Consider Bitcoin, which uses blockchain technology to store every transaction ever made. The digital currency has been in existence since 2009, but the popular crypto is not without its share of skepticism from authorities and investors alike. That uncertainty kept Bitcoin range-bound until recently.

With a surge in popularity and broader adoption, Bitcoin’s price first climbed above $20,000 in December 2020. Fast-forward four months later to April 2021, where its price surged above $60,000, up more than 200 percent. Since then, the cryptocurrency has fallen and continues to be volatile.

For sophisticated and retail investors alike, assessing the value of Bitcoin and other cryptocurrencies like Ethereum, XRP and Tether remains a challenge. Most traders appear unsure of what these cryptocurrencies might be worth now or in the future.

Nevertheless, it seems the trend in cryptocurrency trading is not going anywhere. If anything, it appears to have gained steam — and so has the adoption of blockchain technology across industries.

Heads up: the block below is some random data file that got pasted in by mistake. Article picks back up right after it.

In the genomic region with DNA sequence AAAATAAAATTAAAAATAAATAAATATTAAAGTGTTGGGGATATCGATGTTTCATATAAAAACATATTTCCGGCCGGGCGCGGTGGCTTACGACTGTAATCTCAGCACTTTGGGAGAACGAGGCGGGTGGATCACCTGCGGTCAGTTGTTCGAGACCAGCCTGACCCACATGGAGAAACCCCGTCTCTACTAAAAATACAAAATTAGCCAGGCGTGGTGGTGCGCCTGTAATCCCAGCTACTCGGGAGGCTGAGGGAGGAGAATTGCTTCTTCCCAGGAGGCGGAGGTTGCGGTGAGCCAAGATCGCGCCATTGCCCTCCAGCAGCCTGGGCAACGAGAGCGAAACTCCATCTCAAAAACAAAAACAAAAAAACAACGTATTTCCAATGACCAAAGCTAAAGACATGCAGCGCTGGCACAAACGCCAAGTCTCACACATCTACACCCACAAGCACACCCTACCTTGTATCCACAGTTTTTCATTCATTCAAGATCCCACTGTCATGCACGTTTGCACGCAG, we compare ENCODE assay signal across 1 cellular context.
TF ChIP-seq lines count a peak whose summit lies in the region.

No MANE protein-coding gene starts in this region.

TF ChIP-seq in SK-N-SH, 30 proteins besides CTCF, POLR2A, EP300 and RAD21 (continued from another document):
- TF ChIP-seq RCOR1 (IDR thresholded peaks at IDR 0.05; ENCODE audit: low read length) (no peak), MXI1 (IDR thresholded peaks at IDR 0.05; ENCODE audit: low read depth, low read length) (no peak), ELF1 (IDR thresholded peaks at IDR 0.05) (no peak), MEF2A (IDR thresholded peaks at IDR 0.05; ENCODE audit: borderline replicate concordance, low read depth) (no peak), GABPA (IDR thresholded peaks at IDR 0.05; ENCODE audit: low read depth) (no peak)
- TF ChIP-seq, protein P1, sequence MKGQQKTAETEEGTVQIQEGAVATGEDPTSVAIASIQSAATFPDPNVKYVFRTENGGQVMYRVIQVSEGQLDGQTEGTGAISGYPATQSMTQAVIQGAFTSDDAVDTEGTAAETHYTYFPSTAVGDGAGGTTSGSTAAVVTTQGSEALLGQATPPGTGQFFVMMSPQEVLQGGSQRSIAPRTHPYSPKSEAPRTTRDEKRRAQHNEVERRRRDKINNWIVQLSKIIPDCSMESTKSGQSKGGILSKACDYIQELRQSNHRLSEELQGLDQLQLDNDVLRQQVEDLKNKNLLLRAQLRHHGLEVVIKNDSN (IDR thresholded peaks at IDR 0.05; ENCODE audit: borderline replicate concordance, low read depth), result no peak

Cryptocurrency vs. blockchain ETFs: How these investments differ

For those interested in digital currencies, it’s essential to note that there aren’t many cryptocurrency ETFs in existence, so you don’t have a lot of options yet. But you do have other ways to own cryptos directly or through futures contracts.

If you want to trade digital currencies like Bitcoin, you can do so through specialized crypto exchanges like eToro or Coinbase.

Alternatively, some of the best traditional brokers to buy and sell crypto include Charles Schwab and Interactive Brokers, which offer Bitcoin futures contracts.

Outside of crypto trading, investors can participate in the emergence of blockchain technology through blockchain ETFs. Remember, blockchain is the backbone powering cryptocurrencies.

Blockchain ETFs don’t hold cryptocurrency investments. Instead, these funds only own stocks of regulated companies, of which many are blue-chip technology names like Visa (V) and Oracle (ORCL).

Top blockchain ETFs